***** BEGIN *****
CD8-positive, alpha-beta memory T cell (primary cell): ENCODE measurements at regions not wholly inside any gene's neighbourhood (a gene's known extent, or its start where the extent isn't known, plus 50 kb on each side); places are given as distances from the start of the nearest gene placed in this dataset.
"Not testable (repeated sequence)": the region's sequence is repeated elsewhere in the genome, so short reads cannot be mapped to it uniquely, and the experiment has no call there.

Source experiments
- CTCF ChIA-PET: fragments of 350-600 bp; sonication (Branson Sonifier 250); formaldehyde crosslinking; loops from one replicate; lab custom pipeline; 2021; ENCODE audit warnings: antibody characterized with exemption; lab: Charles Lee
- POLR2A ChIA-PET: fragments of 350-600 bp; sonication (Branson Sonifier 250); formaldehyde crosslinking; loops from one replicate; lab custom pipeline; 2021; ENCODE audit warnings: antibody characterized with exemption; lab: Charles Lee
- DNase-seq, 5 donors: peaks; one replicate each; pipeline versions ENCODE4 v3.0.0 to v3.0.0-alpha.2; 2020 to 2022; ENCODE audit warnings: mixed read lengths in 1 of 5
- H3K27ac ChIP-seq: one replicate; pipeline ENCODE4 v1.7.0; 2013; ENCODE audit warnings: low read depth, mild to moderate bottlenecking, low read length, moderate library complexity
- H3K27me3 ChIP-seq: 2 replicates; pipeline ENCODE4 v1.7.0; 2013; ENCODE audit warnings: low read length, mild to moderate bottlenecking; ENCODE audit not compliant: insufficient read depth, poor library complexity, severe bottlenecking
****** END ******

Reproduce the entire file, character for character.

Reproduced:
CD8-positive, alpha-beta memory T cell (primary cell): ENCODE measurements at regions not wholly inside any gene's neighbourhood (a gene's known extent, or its start where the extent isn't known, plus 50 kb on each side); places are given as distances from the start of the nearest gene placed in this dataset.
"Not testable (repeated sequence)": the region's sequence is repeated elsewhere in the genome, so short reads cannot be mapped to it uniquely, and the experiment has no call there.

Source experiments
- CTCF ChIA-PET: fragments of 350-600 bp; sonication (Branson Sonifier 250); formaldehyde crosslinking; loops from one replicate; lab custom pipeline; 2021; ENCODE audit warnings: antibody characterized with exemption; lab: Charles Lee
- POLR2A ChIA-PET: fragments of 350-600 bp; sonication (Branson Sonifier 250); formaldehyde crosslinking; loops from one replicate; lab custom pipeline; 2021; ENCODE audit warnings: antibody characterized with exemption; lab: Charles Lee
- DNase-seq, 5 donors: peaks; one replicate each; pipeline versions ENCODE4 v3.0.0 to v3.0.0-alpha.2; 2020 to 2022; ENCODE audit warnings: mixed read lengths in 1 of 5
- H3K27ac ChIP-seq: one replicate; pipeline ENCODE4 v1.7.0; 2013; ENCODE audit warnings: low read depth, mild to moderate bottlenecking, low read length, moderate library complexity
- H3K27me3 ChIP-seq: 2 replicates; pipeline ENCODE4 v1.7.0; 2013; ENCODE audit warnings: low read length, mild to moderate bottlenecking; ENCODE audit not compliant: insufficient read depth, poor library complexity, severe bottlenecking